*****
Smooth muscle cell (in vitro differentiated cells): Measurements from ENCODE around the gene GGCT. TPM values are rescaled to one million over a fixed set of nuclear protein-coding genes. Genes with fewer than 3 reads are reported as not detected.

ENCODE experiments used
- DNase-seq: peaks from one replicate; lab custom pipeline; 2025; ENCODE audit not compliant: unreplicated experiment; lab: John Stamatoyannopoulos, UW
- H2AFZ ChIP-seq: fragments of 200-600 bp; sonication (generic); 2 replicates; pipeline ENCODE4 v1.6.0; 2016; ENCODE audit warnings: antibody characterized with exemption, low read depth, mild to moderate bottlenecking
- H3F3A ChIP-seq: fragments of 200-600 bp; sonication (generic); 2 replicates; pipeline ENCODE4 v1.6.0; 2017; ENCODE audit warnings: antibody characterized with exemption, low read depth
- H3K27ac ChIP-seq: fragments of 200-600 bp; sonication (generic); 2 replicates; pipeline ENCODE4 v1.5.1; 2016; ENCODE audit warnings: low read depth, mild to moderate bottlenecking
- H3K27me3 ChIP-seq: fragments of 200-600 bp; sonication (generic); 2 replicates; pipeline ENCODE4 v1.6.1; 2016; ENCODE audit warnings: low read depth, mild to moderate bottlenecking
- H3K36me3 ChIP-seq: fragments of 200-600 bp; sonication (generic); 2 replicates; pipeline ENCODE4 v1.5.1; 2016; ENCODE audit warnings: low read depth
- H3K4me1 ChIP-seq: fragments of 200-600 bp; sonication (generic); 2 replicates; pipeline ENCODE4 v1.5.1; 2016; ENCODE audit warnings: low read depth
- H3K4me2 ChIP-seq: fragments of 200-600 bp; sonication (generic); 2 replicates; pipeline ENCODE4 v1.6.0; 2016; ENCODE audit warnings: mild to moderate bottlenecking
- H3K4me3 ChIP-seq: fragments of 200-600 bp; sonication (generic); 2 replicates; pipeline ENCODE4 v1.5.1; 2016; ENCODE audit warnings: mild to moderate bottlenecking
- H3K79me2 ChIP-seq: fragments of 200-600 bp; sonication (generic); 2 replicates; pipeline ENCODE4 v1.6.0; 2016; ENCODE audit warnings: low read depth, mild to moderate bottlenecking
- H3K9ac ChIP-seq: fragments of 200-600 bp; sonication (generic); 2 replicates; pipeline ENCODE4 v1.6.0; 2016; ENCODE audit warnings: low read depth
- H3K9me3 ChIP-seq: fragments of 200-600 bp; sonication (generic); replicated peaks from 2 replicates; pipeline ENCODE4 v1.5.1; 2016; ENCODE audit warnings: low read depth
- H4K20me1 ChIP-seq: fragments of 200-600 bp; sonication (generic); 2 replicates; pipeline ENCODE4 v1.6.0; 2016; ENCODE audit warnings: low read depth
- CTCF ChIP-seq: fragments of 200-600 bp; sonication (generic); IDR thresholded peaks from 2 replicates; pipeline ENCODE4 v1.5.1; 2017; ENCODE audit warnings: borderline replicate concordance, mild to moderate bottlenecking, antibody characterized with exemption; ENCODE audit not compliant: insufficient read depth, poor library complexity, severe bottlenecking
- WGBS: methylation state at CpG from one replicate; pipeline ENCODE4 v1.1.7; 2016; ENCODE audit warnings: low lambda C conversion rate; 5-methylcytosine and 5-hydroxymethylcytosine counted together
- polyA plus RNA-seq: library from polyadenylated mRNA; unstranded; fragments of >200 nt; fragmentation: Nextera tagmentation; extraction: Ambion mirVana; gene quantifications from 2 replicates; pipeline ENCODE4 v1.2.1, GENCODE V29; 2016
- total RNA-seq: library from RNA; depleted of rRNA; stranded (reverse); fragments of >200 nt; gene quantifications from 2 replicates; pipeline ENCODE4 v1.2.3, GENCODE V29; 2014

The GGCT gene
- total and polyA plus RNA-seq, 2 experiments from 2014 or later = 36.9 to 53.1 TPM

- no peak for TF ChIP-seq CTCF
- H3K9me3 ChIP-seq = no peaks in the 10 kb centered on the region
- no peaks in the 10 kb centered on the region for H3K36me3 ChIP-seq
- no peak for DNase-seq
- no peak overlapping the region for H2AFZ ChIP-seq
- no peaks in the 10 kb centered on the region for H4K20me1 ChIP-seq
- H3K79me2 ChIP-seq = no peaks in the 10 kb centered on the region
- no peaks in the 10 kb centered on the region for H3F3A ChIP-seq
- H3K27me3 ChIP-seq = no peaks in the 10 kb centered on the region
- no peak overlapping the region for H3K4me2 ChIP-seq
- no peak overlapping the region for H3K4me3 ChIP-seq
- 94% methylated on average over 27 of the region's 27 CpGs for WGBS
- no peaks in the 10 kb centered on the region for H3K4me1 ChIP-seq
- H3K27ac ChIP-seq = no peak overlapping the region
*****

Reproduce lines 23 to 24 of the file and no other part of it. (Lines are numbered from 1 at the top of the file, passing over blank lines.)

- H3K9me3 ChIP-seq = no peaks in the 10 kb centered on the region
- no peaks in the 10 kb centered on the region for H3K36me3 ChIP-seq